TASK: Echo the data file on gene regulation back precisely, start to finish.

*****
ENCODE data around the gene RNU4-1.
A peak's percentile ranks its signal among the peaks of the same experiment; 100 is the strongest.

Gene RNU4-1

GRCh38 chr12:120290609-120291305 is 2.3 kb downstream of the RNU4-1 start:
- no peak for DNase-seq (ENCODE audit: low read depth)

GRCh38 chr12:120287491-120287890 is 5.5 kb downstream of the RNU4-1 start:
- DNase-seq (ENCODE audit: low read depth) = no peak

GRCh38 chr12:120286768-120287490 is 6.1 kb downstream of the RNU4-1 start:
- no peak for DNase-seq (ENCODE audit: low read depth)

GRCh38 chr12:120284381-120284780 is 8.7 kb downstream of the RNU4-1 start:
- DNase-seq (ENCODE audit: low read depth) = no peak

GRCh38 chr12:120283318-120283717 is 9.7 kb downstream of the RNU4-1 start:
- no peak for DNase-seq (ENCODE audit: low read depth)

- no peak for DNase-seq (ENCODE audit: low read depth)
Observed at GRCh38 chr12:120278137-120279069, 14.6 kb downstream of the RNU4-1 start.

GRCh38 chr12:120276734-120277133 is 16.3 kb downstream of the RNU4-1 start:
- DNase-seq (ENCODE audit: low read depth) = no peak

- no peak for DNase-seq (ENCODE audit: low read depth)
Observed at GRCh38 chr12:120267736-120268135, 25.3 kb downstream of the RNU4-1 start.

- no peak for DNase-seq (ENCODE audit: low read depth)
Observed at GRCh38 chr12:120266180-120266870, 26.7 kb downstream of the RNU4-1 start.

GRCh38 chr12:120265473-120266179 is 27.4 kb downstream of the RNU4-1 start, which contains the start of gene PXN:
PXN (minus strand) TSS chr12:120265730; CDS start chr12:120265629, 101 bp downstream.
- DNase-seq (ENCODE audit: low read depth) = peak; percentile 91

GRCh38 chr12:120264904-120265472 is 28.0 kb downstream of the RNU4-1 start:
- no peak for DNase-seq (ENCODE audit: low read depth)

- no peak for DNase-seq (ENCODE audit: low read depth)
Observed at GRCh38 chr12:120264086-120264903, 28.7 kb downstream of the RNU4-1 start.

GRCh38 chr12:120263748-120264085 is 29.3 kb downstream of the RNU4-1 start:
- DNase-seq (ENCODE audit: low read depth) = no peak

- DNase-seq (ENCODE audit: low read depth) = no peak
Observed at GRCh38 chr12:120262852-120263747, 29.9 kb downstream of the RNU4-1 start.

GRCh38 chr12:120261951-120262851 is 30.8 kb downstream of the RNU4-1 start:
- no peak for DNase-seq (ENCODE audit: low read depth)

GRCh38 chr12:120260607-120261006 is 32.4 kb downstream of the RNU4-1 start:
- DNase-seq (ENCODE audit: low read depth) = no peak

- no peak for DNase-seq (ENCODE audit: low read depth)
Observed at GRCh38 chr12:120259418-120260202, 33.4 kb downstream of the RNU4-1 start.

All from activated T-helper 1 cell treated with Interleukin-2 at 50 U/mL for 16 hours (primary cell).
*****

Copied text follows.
ENCODE data around the gene RNU4-1.
A peak's percentile ranks its signal among the peaks of the same experiment; 100 is the strongest.

Gene RNU4-1

GRCh38 chr12:120290609-120291305 is 2.3 kb downstream of the RNU4-1 start:
- no peak for DNase-seq (ENCODE audit: low read depth)

GRCh38 chr12:120287491-120287890 is 5.5 kb downstream of the RNU4-1 start:
- DNase-seq (ENCODE audit: low read depth) = no peak

GRCh38 chr12:120286768-120287490 is 6.1 kb downstream of the RNU4-1 start:
- no peak for DNase-seq (ENCODE audit: low read depth)

GRCh38 chr12:120284381-120284780 is 8.7 kb downstream of the RNU4-1 start:
- DNase-seq (ENCODE audit: low read depth) = no peak

GRCh38 chr12:120283318-120283717 is 9.7 kb downstream of the RNU4-1 start:
- no peak for DNase-seq (ENCODE audit: low read depth)

- no peak for DNase-seq (ENCODE audit: low read depth)
Observed at GRCh38 chr12:120278137-120279069, 14.6 kb downstream of the RNU4-1 start.

GRCh38 chr12:120276734-120277133 is 16.3 kb downstream of the RNU4-1 start:
- DNase-seq (ENCODE audit: low read depth) = no peak

- no peak for DNase-seq (ENCODE audit: low read depth)
Observed at GRCh38 chr12:120267736-120268135, 25.3 kb downstream of the RNU4-1 start.

- no peak for DNase-seq (ENCODE audit: low read depth)
Observed at GRCh38 chr12:120266180-120266870, 26.7 kb downstream of the RNU4-1 start.

GRCh38 chr12:120265473-120266179 is 27.4 kb downstream of the RNU4-1 start, which contains the start of gene PXN:
PXN (minus strand) TSS chr12:120265730; CDS start chr12:120265629, 101 bp downstream.
- DNase-seq (ENCODE audit: low read depth) = peak; percentile 91

GRCh38 chr12:120264904-120265472 is 28.0 kb downstream of the RNU4-1 start:
- no peak for DNase-seq (ENCODE audit: low read depth)

- no peak for DNase-seq (ENCODE audit: low read depth)
Observed at GRCh38 chr12:120264086-120264903, 28.7 kb downstream of the RNU4-1 start.

GRCh38 chr12:120263748-120264085 is 29.3 kb downstream of the RNU4-1 start:
- DNase-seq (ENCODE audit: low read depth) = no peak

- DNase-seq (ENCODE audit: low read depth) = no peak
Observed at GRCh38 chr12:120262852-120263747, 29.9 kb downstream of the RNU4-1 start.

GRCh38 chr12:120261951-120262851 is 30.8 kb downstream of the RNU4-1 start:
- no peak for DNase-seq (ENCODE audit: low read depth)

GRCh38 chr12:120260607-120261006 is 32.4 kb downstream of the RNU4-1 start:
- DNase-seq (ENCODE audit: low read depth) = no peak

- no peak for DNase-seq (ENCODE audit: low read depth)
Observed at GRCh38 chr12:120259418-120260202, 33.4 kb downstream of the RNU4-1 start.

All from activated T-helper 1 cell treated with Interleukin-2 at 50 U/mL for 16 hours (primary cell).